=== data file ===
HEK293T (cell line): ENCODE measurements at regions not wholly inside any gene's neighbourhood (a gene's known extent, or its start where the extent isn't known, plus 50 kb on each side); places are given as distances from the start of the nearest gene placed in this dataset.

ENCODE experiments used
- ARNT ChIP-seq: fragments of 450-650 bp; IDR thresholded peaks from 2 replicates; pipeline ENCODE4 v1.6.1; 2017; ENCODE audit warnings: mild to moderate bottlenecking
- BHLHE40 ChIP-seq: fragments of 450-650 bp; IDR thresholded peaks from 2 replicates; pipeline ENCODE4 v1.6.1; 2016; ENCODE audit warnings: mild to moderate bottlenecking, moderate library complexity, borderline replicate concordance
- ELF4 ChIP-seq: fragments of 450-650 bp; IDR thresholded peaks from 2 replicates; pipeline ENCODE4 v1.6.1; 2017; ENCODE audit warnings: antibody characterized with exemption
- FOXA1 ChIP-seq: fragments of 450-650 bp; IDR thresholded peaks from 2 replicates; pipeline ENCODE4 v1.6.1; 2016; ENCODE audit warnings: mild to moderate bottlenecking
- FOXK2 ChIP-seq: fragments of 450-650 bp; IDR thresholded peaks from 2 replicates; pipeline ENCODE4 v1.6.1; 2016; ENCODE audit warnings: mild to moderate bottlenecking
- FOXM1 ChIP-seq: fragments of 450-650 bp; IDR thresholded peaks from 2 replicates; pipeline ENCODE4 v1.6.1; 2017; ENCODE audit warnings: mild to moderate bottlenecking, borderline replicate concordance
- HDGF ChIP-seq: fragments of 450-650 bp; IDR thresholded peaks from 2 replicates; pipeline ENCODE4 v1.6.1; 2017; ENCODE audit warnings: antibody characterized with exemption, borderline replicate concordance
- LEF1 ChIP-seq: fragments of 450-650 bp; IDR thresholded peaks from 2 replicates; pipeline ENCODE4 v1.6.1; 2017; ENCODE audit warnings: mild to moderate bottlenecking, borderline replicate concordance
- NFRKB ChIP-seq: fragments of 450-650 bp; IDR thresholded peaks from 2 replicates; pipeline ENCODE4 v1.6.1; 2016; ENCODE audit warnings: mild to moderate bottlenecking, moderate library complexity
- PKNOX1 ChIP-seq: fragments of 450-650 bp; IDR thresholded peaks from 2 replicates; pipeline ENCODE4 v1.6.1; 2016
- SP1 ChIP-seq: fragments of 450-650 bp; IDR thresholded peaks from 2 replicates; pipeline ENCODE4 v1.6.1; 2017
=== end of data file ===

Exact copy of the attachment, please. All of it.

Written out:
HEK293T (cell line): ENCODE measurements at regions not wholly inside any gene's neighbourhood (a gene's known extent, or its start where the extent isn't known, plus 50 kb on each side); places are given as distances from the start of the nearest gene placed in this dataset.

ENCODE experiments used
- ARNT ChIP-seq: fragments of 450-650 bp; IDR thresholded peaks from 2 replicates; pipeline ENCODE4 v1.6.1; 2017; ENCODE audit warnings: mild to moderate bottlenecking
- BHLHE40 ChIP-seq: fragments of 450-650 bp; IDR thresholded peaks from 2 replicates; pipeline ENCODE4 v1.6.1; 2016; ENCODE audit warnings: mild to moderate bottlenecking, moderate library complexity, borderline replicate concordance
- ELF4 ChIP-seq: fragments of 450-650 bp; IDR thresholded peaks from 2 replicates; pipeline ENCODE4 v1.6.1; 2017; ENCODE audit warnings: antibody characterized with exemption
- FOXA1 ChIP-seq: fragments of 450-650 bp; IDR thresholded peaks from 2 replicates; pipeline ENCODE4 v1.6.1; 2016; ENCODE audit warnings: mild to moderate bottlenecking
- FOXK2 ChIP-seq: fragments of 450-650 bp; IDR thresholded peaks from 2 replicates; pipeline ENCODE4 v1.6.1; 2016; ENCODE audit warnings: mild to moderate bottlenecking
- FOXM1 ChIP-seq: fragments of 450-650 bp; IDR thresholded peaks from 2 replicates; pipeline ENCODE4 v1.6.1; 2017; ENCODE audit warnings: mild to moderate bottlenecking, borderline replicate concordance
- HDGF ChIP-seq: fragments of 450-650 bp; IDR thresholded peaks from 2 replicates; pipeline ENCODE4 v1.6.1; 2017; ENCODE audit warnings: antibody characterized with exemption, borderline replicate concordance
- LEF1 ChIP-seq: fragments of 450-650 bp; IDR thresholded peaks from 2 replicates; pipeline ENCODE4 v1.6.1; 2017; ENCODE audit warnings: mild to moderate bottlenecking, borderline replicate concordance
- NFRKB ChIP-seq: fragments of 450-650 bp; IDR thresholded peaks from 2 replicates; pipeline ENCODE4 v1.6.1; 2016; ENCODE audit warnings: mild to moderate bottlenecking, moderate library complexity
- PKNOX1 ChIP-seq: fragments of 450-650 bp; IDR thresholded peaks from 2 replicates; pipeline ENCODE4 v1.6.1; 2016
- SP1 ChIP-seq: fragments of 450-650 bp; IDR thresholded peaks from 2 replicates; pipeline ENCODE4 v1.6.1; 2017